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LGBT People

Volume 738: debated on Wednesday 25 October 2023

The UK has a proud history of LGBT rights, and one of the world’s most comprehensive and robust legislative protection frameworks for LGBT people. We have taken great strides as a country over the last couple of decades and it is my job to continue that journey.

The Minister is absolutely right: great things have been done for LGBT+ people in the last 13 years, including blood donation changes, the PrEP—pre-exposure prophylaxis—roll-out, and of course same-sex marriage. However, hate crime against LGBT+ people is on the up, conversion therapy still has not been banned and the UK has slipped down the ranking for LGBT+ equality. I know that this Minister takes these issues incredibly seriously, but how can he assure me that the Government take them seriously and that they will tackle them as a matter of urgency?

My hon. Friend is right to highlight the issue of all forms of anti-LGBT hate crimes. They are utterly unacceptable, and we have a robust legislative framework to respond to that. I met representatives of the Metropolitan police and other stakeholders just last week to ensure that everything possible was being done to crack down on such crimes. There will be further questions later about conversion practices, and we are considering all those issues. This is a complex area of work, but I give my hon. Friend a personal commitment that anything to do with LGBT rights and improving the lives of LGBT people will be high on my agenda.

A Bill banning the psychological abuse that some people call conversion therapy has been promised repeatedly in this Session from that Dispatch Box. Where is it?

I accept that, and I apologise for the fact that it has taken so long, but, as I have said, it is a complex issue. I have been personally campaigning for this for many years, but even I recognise there are deep complexities. It is right that we take the time to consider each of the issues carefully, so that what we have in place is consistent, robust and up to date, and tackles these appalling practices.

Almost 2,000 days have passed since the Government first promised to ban conversion therapy, and 533 days have passed since a conversion therapy Bill was promised in the last Queen’s Speech. The delays are not this Minister’s responsibility; according to the press, they are a result of differing views on the Government Front Bench, but because of that there is still no Bill. Can the Minister tell the House whether the next King’s Speech will include a commitment to a full, loophole-free ban on LGBT conversion therapy—yes or no?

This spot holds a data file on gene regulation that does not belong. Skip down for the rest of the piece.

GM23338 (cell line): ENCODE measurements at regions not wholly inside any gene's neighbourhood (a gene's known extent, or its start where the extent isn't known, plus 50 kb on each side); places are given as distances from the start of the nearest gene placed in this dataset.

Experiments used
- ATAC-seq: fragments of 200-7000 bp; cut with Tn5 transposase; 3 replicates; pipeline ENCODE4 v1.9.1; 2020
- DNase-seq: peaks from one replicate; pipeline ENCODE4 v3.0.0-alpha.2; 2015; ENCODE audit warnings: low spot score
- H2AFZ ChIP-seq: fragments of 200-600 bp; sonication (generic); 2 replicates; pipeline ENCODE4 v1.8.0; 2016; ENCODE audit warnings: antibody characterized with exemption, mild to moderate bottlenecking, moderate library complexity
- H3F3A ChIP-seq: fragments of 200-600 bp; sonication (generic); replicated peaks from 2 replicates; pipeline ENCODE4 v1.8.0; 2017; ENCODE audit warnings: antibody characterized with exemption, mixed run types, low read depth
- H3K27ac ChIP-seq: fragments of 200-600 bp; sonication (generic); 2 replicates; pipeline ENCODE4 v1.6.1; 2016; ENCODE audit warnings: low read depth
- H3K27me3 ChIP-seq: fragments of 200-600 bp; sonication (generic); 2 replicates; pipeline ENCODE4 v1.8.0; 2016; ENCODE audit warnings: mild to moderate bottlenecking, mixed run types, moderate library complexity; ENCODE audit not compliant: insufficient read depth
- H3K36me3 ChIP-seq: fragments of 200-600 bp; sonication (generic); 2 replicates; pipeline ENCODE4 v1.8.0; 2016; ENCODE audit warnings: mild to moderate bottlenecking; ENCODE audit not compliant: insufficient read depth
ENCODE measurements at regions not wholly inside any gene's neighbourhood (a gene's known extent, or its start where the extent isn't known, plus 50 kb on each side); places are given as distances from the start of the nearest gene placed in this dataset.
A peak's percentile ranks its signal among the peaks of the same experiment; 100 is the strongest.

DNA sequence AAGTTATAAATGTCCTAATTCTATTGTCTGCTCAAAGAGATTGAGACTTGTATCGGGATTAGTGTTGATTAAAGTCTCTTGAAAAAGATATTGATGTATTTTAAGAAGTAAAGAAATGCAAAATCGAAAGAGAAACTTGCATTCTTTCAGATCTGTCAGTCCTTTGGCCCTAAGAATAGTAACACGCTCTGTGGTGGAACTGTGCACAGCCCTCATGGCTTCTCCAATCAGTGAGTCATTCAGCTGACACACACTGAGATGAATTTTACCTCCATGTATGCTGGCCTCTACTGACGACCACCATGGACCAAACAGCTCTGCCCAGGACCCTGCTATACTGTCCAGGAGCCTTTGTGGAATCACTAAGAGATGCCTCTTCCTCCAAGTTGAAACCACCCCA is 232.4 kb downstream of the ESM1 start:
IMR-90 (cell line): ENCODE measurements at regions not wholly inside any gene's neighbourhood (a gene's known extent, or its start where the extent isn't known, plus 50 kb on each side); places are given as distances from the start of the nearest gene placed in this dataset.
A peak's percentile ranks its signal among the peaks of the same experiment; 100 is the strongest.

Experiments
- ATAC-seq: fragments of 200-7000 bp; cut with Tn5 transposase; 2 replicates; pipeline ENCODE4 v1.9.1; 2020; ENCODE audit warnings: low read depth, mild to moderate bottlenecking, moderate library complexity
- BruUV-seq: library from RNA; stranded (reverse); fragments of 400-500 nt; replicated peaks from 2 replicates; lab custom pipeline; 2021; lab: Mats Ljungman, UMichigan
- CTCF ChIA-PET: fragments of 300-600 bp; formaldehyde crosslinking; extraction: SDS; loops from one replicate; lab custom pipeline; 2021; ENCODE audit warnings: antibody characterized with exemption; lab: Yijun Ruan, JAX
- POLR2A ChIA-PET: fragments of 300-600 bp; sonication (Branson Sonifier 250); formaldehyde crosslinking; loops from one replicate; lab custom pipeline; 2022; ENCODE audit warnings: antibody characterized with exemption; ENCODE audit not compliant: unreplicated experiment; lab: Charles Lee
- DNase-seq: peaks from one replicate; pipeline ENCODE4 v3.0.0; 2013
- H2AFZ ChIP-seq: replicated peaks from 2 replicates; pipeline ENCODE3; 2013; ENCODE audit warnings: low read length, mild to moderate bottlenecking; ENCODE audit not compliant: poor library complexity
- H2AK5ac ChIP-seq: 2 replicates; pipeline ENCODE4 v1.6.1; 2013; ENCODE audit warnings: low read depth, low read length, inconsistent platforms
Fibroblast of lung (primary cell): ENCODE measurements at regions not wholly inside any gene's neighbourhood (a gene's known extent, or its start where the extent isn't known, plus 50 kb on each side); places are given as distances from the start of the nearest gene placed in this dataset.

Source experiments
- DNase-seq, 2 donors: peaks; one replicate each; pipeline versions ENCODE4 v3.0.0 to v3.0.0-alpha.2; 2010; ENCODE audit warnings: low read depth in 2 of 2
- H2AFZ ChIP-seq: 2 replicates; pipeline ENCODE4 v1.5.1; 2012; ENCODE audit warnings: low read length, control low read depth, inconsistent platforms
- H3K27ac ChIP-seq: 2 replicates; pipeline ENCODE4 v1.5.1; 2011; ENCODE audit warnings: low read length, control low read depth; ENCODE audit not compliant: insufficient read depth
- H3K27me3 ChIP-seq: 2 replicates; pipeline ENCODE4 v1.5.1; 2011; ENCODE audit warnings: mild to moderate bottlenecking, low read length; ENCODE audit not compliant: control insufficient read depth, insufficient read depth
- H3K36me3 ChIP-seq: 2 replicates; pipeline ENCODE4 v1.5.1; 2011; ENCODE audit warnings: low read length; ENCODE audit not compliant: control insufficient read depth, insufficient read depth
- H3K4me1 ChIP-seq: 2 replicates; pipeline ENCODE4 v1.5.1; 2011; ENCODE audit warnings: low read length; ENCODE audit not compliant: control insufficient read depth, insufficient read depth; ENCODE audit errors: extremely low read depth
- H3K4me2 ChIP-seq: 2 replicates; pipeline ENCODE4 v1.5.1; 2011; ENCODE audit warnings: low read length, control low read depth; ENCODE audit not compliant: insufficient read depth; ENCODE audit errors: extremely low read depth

I should have thought the hon. Lady would know that no one ever makes announcements about what is in the King’s Speech ahead of His Majesty’s delivery of that speech. Let me also say to her, respectfully, that she should not believe everything she reads in the press. As for the rest of her question, I refer her to the answer I gave a few moments ago.

I would therefore counsel the Minister to advise his colleagues to stop briefing the press on these issues and get on with delivering, because there are failures when it comes to delivery for LGBT+ people. Yesterday I met Michael Smith, who was viciously attacked at a bus stop simply for being with his partner. Police-recorded sexual orientation hate crime has increased by more than 70% in the last five years, and more than a third of all hate crimes are now “violence against the person” offences. I know that the Minister cares deeply about this subject, so can he please explain why his Government do not agree with Labour or with the Law Commission that every violent act of hatred should be punished in the same way—as an aggravated offence?

Let me say to the hon. Lady that as someone who was hospitalised after being attacked because of my sexuality, I know how difficult that is. It is not just the attack that is painful but what is left afterwards.

I will continue to raise each of these issues, but I want to make this point. I keep hearing that we do not care about LGBT issues. It was this Government who introduced same-sex marriage, and it was this Government who introduced it in Northern Ireland. It was this Government who introduced Turing’s law in 2017. We have modernised gender recognition certificates and made them affordable. We have removed self-funding for fertility treatment for same sex-couples, lifted the ban on blood donation, and tackled LGBT-related bullying in schools. We have apologised for the way in which LGBT people were treated in the armed forces, and we have provided funding to ensure that LGBT rights across the Commonwealth are protected.[Official Report, 7 November 2023, Vol. 740, c. 4MC.]